(Question Posted to ERAD in May 2012)
Will DOE develop its own dose coefficients separate from, but based on ICRP 72 and other listed references?
This question was answered during the ERAD call by Carlos Corredor. Yes, DOE has developed its own dose coefficients and was published in 2011 as DOE-STD-1196-2011, Derived Concentration Technical Standard.
Prior to this Technical Standard, derived concentration standards (DCS) were last published by DOE in 1993 in Chapter III of DOE Order 5400.5, Radiation Protection of the Public and Environment. Since that publication, the radiation protection framework on which DCSs are based has evolved with more sophisticated biokinetic and dosimetric information provided by the ICRP, thus enabling consideration of age and gender. The purpose of DOE-STD-1196-2011 is to establish DCS values and dose coefficients consistent with Federal Guidance, tailored to the U.S. population, and reflecting the current state of knowledge and practice in radiation protection. Within this standard, dose coefficients for the "Reference Person" (ICRP 103) for specific radioisotopes were developed which are gender- and age-weighted values. The dose coefficients were developed using the latest data from ICRP 89 which includes revised gender-specific physiological parameters for the different age and gender groups, and ICRP 107, that provides the latest information on the energies and intensities of radiations emitted by radionuclides. The DCSs were created using the "Reference Person" dose coefficients presented in Appendix A of the Standard. In addition to the dose coefficients provided for "Reference Person," dose coefficients for different age groups are provided for informational purposes. It is recommended that for dose determination to the general public, that the "Reference Person" dose coefficients be used and not the dose coefficients for any of the different age groups.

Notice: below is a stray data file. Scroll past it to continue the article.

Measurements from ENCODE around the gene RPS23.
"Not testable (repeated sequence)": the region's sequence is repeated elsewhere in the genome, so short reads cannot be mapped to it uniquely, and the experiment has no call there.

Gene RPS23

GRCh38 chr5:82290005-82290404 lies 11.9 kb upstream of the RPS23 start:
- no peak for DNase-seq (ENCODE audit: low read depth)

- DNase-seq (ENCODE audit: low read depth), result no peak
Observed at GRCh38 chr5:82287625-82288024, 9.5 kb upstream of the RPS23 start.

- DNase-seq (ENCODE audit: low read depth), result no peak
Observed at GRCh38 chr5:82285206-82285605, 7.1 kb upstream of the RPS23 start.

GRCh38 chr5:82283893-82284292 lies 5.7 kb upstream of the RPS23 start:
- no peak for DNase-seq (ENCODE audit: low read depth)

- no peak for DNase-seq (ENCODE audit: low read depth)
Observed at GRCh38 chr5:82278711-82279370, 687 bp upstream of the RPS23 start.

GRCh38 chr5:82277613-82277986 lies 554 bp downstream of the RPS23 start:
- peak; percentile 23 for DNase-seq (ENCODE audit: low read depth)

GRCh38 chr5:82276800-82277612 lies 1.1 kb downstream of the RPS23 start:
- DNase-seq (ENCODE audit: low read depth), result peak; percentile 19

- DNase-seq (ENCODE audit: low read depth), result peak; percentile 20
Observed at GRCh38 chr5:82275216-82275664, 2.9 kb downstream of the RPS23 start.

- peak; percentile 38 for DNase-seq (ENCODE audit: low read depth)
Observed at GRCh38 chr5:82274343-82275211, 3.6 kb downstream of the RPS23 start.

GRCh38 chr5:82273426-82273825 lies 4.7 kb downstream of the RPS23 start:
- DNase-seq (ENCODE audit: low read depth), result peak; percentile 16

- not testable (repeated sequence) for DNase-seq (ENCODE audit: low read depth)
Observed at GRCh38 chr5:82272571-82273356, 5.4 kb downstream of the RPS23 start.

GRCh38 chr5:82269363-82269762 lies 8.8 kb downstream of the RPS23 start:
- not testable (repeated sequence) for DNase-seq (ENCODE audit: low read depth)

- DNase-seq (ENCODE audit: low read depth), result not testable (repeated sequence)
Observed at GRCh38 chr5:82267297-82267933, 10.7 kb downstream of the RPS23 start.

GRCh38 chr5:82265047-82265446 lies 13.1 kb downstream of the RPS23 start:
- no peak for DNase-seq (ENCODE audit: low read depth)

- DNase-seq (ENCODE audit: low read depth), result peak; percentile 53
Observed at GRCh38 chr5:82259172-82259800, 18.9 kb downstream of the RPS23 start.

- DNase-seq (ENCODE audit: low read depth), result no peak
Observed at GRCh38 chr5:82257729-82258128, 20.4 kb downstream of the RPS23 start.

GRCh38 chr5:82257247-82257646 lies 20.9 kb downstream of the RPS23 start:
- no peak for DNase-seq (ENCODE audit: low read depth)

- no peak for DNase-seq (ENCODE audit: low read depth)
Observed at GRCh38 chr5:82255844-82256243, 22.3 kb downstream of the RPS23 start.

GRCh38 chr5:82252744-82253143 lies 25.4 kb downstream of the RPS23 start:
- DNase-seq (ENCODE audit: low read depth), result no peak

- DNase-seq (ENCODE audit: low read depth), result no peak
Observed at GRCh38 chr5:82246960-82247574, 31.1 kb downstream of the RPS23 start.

Note that the dose coefficients for used in developing the DCSs are based on a 1 micrometer activity mean aerodynamic diameter (AMAD) and should not be used for occupational radiation protection. Unless there is documented information to suggest otherwise, dose coefficients for occupational protection should be based on a 5 micrometer AMAD and exposure to an adult.
This page was last updated on September 11, 2012